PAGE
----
Republicans Won’t Convict Trump—Because They Won’t Convict Themselves
The Republican senators who are being asked to judge Trump are guilty of the very same high crime for which the former president has been impeached.
To Lindsey Graham, who said Donald Trump could “count me out” after the Capitol attack on January 6 but has spent the last month scurrying back to him, is apparently offended by the impeachment case presented by the House managers. “I think most Republicans found the presentation by the House Managers offensive and absurd,” he tweeted. And he’s probably right: Reporters in the Senate chamber are saying that some Republicans are engaging in performative disinterest, reading books or refusing to look at the videos of the violence, like they’re a bunch of Judd Nelsons who are too cool for school. Some are even refusing to sit in the chamber, as they are required to do.
I understand why they take offense. The House managers have laid out a case for Trump’s incitement of insurrection that spans far beyond his speech on the day of the violence. The case against Trump spans the 77 days between Election Day and January 6, when Trump advanced the Big Lie that the election was stolen from him. The case spans the entire presidential campaign during which Trump repeatedly and falsely claimed that the only way he could lose would be if the election were “rigged.” Indeed, the case against Trump goes back through his entire time on the political stage, during which he has consistently and repeatedly primed his supporters for violence, including “dry runs” in Charlottesville and Michigan.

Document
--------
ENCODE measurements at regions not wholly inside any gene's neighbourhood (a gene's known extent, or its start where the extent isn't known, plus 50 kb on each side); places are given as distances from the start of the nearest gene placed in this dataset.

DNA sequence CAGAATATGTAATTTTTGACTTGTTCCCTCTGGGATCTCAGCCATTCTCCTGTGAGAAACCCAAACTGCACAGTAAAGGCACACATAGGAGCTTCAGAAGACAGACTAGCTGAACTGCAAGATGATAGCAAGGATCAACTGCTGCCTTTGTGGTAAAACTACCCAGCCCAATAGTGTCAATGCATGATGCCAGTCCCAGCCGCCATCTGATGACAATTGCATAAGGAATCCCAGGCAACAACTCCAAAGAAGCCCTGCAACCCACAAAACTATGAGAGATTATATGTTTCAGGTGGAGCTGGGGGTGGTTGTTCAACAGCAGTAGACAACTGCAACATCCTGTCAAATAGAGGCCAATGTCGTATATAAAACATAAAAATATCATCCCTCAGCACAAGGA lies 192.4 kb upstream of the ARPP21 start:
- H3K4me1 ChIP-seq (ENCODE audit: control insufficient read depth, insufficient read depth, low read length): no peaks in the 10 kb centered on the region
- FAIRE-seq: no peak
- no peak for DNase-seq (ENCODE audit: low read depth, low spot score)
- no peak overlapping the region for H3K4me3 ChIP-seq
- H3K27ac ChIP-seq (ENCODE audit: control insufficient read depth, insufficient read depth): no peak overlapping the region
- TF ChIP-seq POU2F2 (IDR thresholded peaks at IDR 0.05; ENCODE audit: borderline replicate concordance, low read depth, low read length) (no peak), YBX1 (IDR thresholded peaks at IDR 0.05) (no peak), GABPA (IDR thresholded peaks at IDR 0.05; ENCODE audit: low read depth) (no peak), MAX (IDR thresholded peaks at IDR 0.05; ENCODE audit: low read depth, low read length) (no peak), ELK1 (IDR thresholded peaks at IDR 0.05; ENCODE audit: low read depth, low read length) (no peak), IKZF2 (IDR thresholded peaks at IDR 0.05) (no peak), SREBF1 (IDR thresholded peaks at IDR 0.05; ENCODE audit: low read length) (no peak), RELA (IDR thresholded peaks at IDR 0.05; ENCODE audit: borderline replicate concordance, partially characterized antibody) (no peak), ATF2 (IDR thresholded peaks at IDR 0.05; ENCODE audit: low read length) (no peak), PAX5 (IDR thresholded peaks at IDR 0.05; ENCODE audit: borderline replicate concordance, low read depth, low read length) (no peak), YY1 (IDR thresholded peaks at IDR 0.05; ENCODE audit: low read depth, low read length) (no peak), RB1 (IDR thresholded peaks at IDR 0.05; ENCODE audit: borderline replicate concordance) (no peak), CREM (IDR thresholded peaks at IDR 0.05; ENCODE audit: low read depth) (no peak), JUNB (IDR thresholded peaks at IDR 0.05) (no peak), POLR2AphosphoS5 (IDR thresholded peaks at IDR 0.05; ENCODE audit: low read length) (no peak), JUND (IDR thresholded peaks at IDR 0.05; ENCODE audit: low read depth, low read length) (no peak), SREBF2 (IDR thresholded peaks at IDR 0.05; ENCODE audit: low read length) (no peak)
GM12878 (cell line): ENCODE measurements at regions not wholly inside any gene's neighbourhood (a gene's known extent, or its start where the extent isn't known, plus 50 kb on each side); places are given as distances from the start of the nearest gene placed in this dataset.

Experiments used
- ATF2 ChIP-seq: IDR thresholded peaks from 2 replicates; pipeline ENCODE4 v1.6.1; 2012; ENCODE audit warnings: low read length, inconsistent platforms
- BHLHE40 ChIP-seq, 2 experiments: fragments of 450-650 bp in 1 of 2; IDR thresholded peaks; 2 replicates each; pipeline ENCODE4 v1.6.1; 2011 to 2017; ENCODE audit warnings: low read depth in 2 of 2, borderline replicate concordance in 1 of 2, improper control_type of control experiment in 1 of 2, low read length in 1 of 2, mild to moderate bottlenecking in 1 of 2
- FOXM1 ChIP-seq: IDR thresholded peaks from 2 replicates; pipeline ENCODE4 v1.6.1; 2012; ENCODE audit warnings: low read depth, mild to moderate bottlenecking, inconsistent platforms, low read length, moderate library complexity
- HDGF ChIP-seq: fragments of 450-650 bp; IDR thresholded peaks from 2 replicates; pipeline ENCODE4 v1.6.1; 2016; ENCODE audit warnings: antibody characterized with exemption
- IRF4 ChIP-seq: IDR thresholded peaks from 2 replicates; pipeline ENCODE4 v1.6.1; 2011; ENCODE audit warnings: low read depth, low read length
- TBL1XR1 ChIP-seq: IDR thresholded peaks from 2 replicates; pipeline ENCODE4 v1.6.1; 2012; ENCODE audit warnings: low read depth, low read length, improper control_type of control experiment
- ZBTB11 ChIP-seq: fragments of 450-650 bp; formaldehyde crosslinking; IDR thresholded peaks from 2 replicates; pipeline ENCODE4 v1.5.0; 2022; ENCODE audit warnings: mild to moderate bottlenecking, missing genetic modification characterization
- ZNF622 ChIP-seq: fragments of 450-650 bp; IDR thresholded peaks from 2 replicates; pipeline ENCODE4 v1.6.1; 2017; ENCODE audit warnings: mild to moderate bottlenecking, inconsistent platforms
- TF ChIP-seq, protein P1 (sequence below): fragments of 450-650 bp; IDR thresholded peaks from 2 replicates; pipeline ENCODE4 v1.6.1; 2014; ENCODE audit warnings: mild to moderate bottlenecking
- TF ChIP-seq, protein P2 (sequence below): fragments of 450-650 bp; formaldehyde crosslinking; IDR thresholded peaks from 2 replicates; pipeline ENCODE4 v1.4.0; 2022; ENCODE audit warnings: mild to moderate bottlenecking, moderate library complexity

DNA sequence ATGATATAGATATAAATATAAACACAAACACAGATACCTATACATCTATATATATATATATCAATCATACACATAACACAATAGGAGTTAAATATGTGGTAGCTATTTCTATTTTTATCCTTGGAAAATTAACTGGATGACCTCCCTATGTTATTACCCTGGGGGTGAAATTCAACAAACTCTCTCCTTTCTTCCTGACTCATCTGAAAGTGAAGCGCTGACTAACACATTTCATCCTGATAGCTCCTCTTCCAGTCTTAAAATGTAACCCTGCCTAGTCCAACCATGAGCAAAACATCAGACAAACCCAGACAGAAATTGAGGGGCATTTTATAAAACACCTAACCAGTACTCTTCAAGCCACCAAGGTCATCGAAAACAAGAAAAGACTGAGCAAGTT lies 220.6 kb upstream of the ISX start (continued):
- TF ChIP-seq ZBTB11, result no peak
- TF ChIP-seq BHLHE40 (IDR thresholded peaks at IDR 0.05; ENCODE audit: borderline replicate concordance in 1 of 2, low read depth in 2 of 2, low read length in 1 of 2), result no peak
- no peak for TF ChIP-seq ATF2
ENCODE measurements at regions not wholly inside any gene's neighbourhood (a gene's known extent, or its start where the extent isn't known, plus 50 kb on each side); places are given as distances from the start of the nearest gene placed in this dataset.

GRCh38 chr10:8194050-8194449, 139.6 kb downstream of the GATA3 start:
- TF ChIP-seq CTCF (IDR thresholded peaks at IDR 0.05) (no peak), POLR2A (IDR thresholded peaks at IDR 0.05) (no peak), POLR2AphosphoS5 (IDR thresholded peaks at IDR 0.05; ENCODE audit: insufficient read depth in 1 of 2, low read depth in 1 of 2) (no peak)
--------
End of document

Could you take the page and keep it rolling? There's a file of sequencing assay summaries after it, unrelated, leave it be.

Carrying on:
Of course Graham is offended, because he is implicated. He, along with many other Republicans who now sit as jurors, were complicit in the very crime they’re now asked to judge.
It is a flaw in our Constitution that senators from the president’s own party can sit as jurors in their president’s impeachment. Theoretically, that flaw could be overcome by electing senators who have some ability to put the interests of their country over their own political interests. But we haven’t done that. The people, in their infinite wisdom, regularly elect senators who are political cowards and consistently reward their cowardice with reelection. We get the government we deserve.